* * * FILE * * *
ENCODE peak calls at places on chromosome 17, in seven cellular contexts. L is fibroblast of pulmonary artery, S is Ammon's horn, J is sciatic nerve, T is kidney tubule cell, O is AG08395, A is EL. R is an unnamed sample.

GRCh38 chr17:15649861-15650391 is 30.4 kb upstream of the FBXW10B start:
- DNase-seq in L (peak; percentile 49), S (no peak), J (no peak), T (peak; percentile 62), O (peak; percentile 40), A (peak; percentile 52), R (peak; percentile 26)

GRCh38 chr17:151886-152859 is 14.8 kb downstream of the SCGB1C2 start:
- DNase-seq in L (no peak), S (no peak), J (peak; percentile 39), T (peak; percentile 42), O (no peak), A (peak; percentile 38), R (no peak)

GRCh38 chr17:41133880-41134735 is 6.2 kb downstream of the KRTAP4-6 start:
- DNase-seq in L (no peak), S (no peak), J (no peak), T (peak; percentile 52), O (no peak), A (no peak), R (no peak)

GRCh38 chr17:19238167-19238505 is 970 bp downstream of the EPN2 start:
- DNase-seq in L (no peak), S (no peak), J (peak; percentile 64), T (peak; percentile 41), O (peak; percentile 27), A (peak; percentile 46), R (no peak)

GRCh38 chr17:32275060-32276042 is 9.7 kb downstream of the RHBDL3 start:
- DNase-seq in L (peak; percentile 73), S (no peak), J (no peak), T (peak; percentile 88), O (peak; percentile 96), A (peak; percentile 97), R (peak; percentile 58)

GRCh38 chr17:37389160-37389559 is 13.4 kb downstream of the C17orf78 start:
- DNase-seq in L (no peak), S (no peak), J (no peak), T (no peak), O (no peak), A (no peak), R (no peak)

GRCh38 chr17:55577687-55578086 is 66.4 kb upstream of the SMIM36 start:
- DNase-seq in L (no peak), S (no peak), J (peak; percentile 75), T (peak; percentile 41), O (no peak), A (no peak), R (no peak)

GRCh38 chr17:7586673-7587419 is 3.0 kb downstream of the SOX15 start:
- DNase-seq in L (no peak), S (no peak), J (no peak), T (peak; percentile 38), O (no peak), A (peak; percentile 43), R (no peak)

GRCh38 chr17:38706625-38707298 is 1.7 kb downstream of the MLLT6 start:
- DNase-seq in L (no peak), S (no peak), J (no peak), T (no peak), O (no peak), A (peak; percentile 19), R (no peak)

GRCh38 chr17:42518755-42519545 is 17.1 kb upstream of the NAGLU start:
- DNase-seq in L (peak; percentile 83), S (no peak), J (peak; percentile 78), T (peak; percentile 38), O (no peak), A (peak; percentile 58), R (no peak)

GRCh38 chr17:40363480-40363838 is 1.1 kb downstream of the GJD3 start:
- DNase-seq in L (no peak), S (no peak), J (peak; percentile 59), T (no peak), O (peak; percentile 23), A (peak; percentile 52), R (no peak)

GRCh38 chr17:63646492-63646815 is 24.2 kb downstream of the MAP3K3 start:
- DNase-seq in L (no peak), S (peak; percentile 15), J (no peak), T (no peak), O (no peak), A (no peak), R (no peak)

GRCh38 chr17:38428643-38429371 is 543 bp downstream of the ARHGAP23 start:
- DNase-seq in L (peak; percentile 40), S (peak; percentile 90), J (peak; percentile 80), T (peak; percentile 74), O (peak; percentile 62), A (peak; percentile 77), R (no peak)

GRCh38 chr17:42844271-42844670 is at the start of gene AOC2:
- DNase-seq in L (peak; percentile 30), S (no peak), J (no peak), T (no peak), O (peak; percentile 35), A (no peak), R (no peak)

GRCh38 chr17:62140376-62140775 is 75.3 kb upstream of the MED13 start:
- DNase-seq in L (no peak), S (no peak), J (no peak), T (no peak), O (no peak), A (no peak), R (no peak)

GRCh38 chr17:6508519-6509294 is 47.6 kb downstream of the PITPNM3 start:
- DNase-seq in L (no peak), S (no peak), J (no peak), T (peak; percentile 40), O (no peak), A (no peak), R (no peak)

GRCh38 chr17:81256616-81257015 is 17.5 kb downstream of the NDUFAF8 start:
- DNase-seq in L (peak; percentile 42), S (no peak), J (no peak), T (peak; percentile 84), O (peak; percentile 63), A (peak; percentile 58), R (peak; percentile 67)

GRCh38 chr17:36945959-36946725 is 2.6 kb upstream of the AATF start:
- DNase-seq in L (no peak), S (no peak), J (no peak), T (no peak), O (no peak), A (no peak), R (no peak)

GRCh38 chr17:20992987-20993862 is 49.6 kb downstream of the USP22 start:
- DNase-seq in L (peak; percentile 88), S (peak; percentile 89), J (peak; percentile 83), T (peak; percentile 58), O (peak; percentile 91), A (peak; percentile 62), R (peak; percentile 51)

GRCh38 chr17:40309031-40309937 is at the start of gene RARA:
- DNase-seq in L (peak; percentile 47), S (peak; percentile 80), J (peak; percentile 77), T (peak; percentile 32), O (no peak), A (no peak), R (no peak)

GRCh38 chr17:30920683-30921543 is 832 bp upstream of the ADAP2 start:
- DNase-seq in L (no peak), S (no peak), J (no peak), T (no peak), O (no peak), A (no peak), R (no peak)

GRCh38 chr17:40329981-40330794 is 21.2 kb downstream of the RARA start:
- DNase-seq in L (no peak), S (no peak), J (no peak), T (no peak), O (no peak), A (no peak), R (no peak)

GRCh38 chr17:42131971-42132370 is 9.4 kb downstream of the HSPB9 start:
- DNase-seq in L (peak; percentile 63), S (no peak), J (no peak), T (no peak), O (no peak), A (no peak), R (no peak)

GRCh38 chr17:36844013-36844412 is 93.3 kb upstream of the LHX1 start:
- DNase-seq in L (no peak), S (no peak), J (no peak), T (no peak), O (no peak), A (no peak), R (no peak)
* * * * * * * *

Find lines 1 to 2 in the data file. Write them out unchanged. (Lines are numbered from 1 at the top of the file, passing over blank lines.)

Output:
ENCODE peak calls at places on chromosome 17, in seven cellular contexts. L is fibroblast of pulmonary artery, S is Ammon's horn, J is sciatic nerve, T is kidney tubule cell, O is AG08395, A is EL. R is an unnamed sample.

GRCh38 chr17:15649861-15650391 is 30.4 kb upstream of the FBXW10B start: